The attic clean-out project continues, and the archive problem grows only more complex. Earlier this month I wrote about not knowing what to do with a box of letters sent to me from myriad different friends when I was in my twenties. But that was just one box, and at least the content of the letters was ultimately the responsibility of other people.
All of which is to say that the letters were nothing compared to the journals.
I started keeping a journal when I was in fifth grade. That was 34 years ago. I have a paper trail that leads continuously from 1977 to 2003, when mercifully I started storing journals electronically instead of in print. That’s a lot of looseleaf binders. Boxes and boxes of them. Binder after binder. Thousands and thousands of pages covered with my blue-inked script. Friend issues, school woes, fitness concerns, academic successes, job aspirations, job disappointments, blind dates, breakups, engagement, marriage, travels, pregnancies, parenting. Page after page after page, filling binder after binder, which fill box after box. And all of them heavy and hard to move.
So it’s the same problem as with the letters only hundred-fold. I don’t want to read them. I don’t want anyone else to read them. And yet I just can’t see heaving them into the recycling bin.
I have often said that memorabilia isn’t particularly important to me because the essays I’ve written and published ever since I was in my early twenties serve as record enough for all that has happened in my personal life over the years. And in a way, that’s true: everything significant appears somewhere, in some form, in a published essay. But at the same time, the essays present a sanitized version. It’s not that they’re all humorous or that I avoid anything difficult when I write essays, just that even the edgier topics get spun, reworked into an appropriate telling for a public audience. The journals are raw, uncensored, unedited. If my children want someday to know what I thought about corporate life or toilet training toddlers or attending back-to-school night as a parent, they can find an essay of mine about it and read the version for which I chose my words meticulously. That’s a much more comfortable fit than thinking of them paging indiscriminately through my journals.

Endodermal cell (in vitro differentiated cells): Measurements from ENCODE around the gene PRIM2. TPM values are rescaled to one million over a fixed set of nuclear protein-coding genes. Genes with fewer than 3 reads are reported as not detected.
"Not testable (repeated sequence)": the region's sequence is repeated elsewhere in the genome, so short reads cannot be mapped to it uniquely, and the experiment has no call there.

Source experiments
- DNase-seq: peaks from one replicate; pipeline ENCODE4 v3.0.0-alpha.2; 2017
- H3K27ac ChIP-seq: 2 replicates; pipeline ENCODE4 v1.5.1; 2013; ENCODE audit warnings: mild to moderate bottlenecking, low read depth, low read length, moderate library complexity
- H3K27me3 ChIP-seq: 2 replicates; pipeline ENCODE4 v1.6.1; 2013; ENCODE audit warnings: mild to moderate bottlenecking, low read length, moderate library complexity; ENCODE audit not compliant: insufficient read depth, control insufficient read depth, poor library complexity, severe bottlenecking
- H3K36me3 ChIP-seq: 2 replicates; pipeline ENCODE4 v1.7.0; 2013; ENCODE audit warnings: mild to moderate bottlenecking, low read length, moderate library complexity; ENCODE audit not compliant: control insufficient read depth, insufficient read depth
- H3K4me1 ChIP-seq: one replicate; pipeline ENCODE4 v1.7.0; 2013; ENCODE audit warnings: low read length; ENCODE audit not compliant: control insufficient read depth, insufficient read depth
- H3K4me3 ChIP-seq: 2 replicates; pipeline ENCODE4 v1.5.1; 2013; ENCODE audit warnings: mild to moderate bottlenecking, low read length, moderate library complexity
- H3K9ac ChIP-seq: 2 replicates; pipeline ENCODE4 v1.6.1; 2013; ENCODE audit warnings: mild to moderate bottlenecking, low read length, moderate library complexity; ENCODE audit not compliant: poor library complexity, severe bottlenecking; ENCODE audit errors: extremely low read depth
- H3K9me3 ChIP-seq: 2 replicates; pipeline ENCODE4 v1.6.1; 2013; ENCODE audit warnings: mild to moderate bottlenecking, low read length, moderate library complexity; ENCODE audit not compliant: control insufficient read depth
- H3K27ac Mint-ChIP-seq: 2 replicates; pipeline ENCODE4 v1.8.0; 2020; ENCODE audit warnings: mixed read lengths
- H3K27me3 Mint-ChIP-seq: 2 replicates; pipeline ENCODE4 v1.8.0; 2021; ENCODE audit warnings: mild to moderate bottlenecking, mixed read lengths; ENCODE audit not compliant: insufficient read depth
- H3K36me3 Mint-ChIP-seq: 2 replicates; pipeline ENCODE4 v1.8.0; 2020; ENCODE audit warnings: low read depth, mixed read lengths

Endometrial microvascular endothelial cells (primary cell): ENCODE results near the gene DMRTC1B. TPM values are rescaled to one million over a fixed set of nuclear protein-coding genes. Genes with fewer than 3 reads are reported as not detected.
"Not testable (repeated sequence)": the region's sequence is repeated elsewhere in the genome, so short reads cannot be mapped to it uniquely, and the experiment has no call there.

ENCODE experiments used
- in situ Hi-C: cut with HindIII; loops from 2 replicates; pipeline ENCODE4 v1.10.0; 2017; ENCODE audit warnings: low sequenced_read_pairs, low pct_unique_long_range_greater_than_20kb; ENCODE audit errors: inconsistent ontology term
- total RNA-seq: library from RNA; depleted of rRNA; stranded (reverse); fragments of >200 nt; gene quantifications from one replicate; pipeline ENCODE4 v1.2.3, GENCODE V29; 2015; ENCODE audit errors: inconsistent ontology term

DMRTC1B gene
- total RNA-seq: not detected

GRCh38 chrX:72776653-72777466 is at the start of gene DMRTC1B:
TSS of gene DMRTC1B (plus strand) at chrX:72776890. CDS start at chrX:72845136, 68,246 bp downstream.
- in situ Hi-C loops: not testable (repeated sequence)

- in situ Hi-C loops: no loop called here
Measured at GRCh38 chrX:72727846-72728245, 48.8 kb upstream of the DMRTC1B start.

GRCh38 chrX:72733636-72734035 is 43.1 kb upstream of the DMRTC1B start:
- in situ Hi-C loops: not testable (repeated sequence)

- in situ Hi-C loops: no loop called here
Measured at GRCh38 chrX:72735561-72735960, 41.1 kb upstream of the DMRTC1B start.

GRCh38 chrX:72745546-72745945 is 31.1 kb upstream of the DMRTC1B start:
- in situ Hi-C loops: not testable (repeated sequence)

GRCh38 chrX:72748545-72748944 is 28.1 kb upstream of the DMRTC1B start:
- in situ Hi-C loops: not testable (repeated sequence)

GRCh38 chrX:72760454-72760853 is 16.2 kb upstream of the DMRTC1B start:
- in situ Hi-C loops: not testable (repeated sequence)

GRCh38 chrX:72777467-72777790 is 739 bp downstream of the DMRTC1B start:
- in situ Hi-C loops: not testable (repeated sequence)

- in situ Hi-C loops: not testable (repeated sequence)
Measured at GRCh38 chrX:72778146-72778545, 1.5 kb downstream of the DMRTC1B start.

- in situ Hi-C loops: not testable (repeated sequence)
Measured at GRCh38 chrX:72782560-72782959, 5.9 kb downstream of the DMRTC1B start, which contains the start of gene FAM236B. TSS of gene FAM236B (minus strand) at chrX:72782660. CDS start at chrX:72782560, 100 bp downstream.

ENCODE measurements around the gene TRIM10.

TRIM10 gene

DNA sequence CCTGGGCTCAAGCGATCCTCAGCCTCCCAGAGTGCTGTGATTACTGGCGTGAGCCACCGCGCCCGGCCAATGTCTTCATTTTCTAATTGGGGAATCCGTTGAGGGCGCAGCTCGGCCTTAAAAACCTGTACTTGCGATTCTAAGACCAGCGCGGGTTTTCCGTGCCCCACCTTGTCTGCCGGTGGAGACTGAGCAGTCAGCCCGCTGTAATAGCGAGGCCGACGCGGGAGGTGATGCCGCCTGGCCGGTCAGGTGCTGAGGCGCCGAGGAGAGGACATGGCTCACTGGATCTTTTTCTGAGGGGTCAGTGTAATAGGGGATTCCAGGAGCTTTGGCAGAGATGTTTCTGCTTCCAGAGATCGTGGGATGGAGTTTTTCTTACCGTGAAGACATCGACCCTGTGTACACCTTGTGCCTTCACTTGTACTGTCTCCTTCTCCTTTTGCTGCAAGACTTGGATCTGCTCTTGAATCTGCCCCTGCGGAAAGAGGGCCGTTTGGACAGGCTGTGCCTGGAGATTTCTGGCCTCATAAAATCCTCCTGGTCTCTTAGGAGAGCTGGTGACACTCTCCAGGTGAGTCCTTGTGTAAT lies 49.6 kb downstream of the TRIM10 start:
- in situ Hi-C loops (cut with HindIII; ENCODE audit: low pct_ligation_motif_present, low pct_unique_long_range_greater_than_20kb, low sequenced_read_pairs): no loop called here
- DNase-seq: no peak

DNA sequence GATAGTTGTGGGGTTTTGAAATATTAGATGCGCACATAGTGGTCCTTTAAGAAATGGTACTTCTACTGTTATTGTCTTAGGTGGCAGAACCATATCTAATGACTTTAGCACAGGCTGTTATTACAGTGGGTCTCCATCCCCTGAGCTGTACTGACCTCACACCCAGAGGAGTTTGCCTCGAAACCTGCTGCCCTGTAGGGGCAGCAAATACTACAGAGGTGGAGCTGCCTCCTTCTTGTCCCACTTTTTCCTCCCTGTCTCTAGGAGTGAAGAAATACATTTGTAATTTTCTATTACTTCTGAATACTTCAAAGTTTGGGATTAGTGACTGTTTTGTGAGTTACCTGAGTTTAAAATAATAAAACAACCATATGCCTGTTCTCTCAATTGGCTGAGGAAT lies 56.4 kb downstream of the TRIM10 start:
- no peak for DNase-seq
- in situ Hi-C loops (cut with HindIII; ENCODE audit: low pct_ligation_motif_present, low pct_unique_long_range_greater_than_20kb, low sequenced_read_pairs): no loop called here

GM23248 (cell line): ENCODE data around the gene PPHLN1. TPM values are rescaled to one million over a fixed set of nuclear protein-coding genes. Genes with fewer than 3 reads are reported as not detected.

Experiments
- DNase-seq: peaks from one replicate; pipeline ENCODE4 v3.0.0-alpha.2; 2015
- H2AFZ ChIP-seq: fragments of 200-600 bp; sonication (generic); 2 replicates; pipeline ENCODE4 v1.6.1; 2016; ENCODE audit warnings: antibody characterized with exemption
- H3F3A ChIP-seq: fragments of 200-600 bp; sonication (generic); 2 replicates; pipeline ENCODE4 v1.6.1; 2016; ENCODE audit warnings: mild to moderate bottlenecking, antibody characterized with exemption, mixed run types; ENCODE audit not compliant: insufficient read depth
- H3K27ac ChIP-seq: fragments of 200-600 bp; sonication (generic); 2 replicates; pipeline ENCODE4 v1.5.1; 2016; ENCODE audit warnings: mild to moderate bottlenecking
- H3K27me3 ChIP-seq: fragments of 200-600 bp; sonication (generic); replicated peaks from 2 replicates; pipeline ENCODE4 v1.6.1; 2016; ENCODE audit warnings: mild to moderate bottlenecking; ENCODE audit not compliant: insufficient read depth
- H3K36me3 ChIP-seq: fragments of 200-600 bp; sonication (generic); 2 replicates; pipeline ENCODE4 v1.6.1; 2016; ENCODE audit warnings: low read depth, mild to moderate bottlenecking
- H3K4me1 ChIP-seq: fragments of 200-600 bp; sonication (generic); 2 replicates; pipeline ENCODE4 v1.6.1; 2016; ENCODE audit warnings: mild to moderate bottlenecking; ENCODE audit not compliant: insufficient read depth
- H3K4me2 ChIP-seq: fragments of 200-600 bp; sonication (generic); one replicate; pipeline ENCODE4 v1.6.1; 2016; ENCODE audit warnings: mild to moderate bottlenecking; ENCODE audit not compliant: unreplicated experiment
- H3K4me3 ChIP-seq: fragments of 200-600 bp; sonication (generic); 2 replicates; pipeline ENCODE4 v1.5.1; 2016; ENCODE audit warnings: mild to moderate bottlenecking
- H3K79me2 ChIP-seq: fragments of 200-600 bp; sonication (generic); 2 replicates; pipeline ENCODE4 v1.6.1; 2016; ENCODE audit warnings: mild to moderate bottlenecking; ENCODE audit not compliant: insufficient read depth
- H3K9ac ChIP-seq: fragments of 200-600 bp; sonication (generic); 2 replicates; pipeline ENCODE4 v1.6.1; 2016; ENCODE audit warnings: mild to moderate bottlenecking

My sister told me that once when she was home visiting my parents, she found a journal she kept in college. She read the whole journal cover to cover and then threw it in a trash bin at the airport as she was flying home at the end of the visit. She chose the airport for its anonymity.
For me to throw my journals in a random trash bin would constitute an environmental disposal hazard punishable by fine or imprisonment, at this point. I’d almost have to haul in one of those transportable dumpsters that people use when they are moving. A bonfire would be no less environmentally hazardous. I’m afraid for the time being, I’m stuck with them.
It’s ironic when I think of all the classes I’ve taught in writing personal narrative and how many times I’ve encouraged my students in those classes to keep a journal. “Keep” is obviously the wrong verb. Write a journal, I’m now tempted to counsel instead, but find a way to dispose of each day’s record as soon as you’re done writing it.
Fortunately, in 2003 I started keeping my files only electronically. I save them and even back them up, but they aren’t taking up any tangible space. They’re in The Cloud, that appropriately named ephemeral space in the Ethernet where files exist in impalpable form. And although I’ve been warned by various computer security experts that they could become lost from the cloud at any time, that doesn’t scare me. In fact, it’s a little bit tempting. A small part of me hopes they do.
But that’s just the past nine years. It’s the records of the preceding quarter-century that are the problem. They fill box after box, big heavy boxes. Perhaps we could use them as sandbags to stop a flood. That would kill two birds with one stone: help remedy an emergency situation while also potentially ruining the journal pages with water damage. It sounds like a good ending to my journals. But I don’t wish for any floods to take place. So as of right now, they’ll stay in the attic, filling box after box, until I come to peace with them.